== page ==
A figure famous for his more realistic take on ukiyo-e style painting, Sakai Hoitsu’s (1761 – 1828) work is as historically significant as it is aesthetically stunning. Mainly based in Kyoto, he spent much of his career working to revive the art of Ogata Korin, an artist whose work he reproduced on multiple occasions. Although much of his career was defined by his recreations of Korin’s work, this piece - created in 1805 - is an excellent example of Hoitsu’s individualistic thinking. The painting was crafted from six-panel folding screens; ink, and shiny gold leaf on paper and features a cherry blossom tree painting in a way we don’t typically see in Japanese art. While the trees are a common subject, rarely do they feature entirely solo in this way.
5. Nabeshima Ceramics
This commanding piece was crafted sometime between 1670-90 and is typical of the bold, glossy art of Nabeshima ware. This style of Japanese ceramics is characterized by its more traditional themes and bright cobalt and aqua blues. The puffs of iconic sakura flowers have been created using a technique known as underglazing where the images are painted on the ceramics before being coated in a clear gaze and then fired in a kiln.
6. Cherry Blossom Woodblock Print
Enthralling in its moonlit moodiness, this woodblock print is a more modern representation of cherry blossoms in full bloom, but nonetheless, it’s a notable piece of classic Japanese art. Created in 1920 by painter Hiroshi Yoshida (1876 - 1950), it’s a recreation of a watercolor piece the artist first painted in 1904. As a student, Yoshida studied Western-style art while in Japan, but through the patronage of American art collector and industrialist and Charles L. Freer, Yoshida was able to travel the world, drawing influence from all the diverse nations he visited. What makes this print particularly unique is the western style of exploring a traditional Japanese motif, the cherry-blossom-dotted mountains of Yoshino. An interesting extra fact worth noting is that the women in the piece were the daughters of Yoshida’s fellow artist Kawai Shinto.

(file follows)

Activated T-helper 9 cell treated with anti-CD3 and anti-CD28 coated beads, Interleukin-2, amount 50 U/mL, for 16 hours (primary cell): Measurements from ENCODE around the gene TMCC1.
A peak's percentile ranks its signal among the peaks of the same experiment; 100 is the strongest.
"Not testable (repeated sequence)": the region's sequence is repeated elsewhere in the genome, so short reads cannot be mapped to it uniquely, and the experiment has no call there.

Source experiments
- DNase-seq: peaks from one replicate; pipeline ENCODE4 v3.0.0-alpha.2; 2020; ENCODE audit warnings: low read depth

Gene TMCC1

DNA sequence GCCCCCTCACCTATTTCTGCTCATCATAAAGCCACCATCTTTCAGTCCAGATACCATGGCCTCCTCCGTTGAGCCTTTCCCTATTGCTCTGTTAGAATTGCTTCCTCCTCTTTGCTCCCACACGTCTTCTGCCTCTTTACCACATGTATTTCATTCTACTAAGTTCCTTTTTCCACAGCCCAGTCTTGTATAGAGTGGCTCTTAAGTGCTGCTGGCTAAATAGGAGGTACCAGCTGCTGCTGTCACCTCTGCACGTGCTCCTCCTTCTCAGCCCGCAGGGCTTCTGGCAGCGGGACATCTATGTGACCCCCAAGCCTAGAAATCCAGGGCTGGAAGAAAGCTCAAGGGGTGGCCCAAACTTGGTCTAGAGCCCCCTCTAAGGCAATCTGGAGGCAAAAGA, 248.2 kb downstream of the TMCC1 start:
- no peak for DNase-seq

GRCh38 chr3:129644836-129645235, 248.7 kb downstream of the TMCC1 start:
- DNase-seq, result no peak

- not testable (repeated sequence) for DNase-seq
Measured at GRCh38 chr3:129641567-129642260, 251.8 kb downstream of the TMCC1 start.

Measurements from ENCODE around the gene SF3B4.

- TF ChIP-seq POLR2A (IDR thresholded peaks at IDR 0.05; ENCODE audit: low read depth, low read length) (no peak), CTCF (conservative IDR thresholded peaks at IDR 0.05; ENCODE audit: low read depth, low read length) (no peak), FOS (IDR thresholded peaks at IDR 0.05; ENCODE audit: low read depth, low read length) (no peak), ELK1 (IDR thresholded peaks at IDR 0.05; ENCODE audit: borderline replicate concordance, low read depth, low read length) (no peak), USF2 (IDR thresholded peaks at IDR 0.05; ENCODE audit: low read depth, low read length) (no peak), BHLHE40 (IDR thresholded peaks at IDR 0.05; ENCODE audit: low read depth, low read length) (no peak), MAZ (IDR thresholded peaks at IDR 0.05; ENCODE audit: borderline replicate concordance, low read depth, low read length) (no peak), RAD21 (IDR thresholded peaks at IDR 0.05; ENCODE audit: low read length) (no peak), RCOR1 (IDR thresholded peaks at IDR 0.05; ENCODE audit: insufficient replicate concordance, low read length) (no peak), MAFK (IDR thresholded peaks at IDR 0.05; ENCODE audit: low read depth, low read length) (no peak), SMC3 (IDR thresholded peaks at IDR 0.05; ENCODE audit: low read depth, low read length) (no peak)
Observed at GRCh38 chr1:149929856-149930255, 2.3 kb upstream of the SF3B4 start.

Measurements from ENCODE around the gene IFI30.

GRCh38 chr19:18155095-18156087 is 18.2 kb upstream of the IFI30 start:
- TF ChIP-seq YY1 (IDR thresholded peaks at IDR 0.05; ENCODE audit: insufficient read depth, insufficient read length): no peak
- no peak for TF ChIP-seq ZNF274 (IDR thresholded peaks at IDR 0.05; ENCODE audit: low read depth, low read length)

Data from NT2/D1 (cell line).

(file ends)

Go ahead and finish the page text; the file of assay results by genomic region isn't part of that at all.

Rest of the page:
Take a look at our 12 Must-See Japanese Masterpieces for more cherry blossom art!
7. Japanese Cherry Blossom Woodwork
Crafted sometime in the late 16th–early 17th century, coffers of this time were often made for export. This is why perhaps the creator of this piece decided to decorate it with the exotic animals rather than local Japanese animals, as a way to appeal to the foreign market. Created using lacquered wood, these nanban coffers were designed as a hybrid between western and Japanese style design, a way for Japanese craftsmen to try to appeal to the foreign market, but also undeniably influenced by their surroundings. On this example, panels run along the front and on the lid of the chest depicting a series of vibrant scenes including peacocks, tigers hiding in bamboo, all surrounded by iconically Japanese foliage including the beautiful cherry blossom.